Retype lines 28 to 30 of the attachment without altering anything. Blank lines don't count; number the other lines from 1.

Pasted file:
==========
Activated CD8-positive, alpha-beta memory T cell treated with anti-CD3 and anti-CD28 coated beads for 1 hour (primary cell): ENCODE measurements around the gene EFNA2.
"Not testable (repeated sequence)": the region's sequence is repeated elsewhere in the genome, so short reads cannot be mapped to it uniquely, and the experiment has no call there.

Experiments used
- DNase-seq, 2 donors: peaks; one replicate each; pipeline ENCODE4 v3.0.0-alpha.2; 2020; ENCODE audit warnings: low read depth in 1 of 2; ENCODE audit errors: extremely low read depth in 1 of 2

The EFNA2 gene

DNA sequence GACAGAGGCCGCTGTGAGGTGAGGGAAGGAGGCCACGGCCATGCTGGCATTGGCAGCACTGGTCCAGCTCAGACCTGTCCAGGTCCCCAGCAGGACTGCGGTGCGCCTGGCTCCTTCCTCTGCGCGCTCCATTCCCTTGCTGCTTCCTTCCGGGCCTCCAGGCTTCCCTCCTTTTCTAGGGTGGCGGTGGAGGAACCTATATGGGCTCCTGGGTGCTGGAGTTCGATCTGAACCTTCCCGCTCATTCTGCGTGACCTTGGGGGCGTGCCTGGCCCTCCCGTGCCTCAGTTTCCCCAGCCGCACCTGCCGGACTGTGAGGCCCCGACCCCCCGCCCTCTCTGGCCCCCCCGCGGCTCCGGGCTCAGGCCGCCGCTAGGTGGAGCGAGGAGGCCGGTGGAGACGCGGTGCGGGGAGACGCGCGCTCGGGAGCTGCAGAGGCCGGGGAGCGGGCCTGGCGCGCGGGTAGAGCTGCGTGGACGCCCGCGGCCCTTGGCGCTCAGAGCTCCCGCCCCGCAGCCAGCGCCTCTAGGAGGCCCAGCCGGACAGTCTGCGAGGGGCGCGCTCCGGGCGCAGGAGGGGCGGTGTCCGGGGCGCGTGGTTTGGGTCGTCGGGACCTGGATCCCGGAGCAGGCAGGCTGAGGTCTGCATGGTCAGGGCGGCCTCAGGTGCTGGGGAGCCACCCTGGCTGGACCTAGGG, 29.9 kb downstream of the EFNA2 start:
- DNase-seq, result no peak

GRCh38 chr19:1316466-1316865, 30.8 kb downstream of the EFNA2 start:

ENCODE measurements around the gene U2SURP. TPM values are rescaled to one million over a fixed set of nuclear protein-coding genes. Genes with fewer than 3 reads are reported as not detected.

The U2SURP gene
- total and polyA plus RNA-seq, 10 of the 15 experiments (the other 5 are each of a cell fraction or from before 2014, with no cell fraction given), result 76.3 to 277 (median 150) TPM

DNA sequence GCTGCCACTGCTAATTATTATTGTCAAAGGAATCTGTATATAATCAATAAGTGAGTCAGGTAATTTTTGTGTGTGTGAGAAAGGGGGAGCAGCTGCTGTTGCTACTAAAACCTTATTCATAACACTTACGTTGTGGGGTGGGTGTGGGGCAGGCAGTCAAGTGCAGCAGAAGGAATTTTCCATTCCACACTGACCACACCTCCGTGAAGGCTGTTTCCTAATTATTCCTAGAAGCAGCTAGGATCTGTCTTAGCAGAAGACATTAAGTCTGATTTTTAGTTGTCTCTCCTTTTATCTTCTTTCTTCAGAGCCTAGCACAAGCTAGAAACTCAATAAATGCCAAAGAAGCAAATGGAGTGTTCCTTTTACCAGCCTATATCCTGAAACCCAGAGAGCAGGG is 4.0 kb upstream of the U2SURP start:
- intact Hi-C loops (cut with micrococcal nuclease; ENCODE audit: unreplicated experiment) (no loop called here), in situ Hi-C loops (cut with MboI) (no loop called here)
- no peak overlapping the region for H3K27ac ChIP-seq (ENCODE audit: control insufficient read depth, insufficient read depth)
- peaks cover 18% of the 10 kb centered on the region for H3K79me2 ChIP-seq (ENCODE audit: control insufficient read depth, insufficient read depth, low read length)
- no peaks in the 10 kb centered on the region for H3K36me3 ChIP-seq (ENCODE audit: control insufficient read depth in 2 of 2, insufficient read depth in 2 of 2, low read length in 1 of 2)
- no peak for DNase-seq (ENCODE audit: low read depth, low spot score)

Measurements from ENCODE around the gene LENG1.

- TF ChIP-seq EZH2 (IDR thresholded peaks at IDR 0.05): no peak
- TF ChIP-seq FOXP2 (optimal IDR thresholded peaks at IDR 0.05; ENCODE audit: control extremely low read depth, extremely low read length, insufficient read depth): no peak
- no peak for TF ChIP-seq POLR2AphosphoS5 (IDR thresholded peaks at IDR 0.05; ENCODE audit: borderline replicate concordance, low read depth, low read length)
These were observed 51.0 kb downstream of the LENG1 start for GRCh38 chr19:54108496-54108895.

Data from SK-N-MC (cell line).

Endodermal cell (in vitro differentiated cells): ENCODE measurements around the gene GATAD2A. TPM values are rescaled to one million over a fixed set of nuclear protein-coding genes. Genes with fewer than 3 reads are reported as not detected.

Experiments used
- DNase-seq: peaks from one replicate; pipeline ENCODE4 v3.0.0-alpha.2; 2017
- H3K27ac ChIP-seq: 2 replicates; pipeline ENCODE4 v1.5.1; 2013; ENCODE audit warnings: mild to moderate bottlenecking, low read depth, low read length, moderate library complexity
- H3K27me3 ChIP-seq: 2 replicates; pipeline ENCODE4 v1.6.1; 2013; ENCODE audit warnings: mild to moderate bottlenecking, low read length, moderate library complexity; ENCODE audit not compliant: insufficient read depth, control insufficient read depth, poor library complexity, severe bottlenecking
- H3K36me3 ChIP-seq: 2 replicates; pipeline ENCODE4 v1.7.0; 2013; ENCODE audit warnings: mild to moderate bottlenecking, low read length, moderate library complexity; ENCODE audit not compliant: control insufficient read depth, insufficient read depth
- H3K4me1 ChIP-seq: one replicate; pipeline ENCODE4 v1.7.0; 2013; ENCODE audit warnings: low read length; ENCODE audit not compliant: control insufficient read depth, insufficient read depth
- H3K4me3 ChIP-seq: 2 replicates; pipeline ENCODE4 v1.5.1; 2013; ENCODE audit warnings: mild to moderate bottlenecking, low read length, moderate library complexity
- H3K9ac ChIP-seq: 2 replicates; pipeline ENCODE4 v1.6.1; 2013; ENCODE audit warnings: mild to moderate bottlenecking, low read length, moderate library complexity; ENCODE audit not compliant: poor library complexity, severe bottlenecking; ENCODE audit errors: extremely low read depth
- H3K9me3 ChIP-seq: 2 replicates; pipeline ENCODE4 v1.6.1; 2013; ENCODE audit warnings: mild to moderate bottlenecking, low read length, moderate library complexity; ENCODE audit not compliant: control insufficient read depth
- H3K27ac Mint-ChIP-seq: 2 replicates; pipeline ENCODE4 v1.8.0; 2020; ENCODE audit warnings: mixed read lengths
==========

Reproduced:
- H3K27me3 ChIP-seq: 2 replicates; pipeline ENCODE4 v1.6.1; 2013; ENCODE audit warnings: mild to moderate bottlenecking, low read length, moderate library complexity; ENCODE audit not compliant: insufficient read depth, control insufficient read depth, poor library complexity, severe bottlenecking
- H3K36me3 ChIP-seq: 2 replicates; pipeline ENCODE4 v1.7.0; 2013; ENCODE audit warnings: mild to moderate bottlenecking, low read length, moderate library complexity; ENCODE audit not compliant: control insufficient read depth, insufficient read depth
- H3K4me1 ChIP-seq: one replicate; pipeline ENCODE4 v1.7.0; 2013; ENCODE audit warnings: low read length; ENCODE audit not compliant: control insufficient read depth, insufficient read depth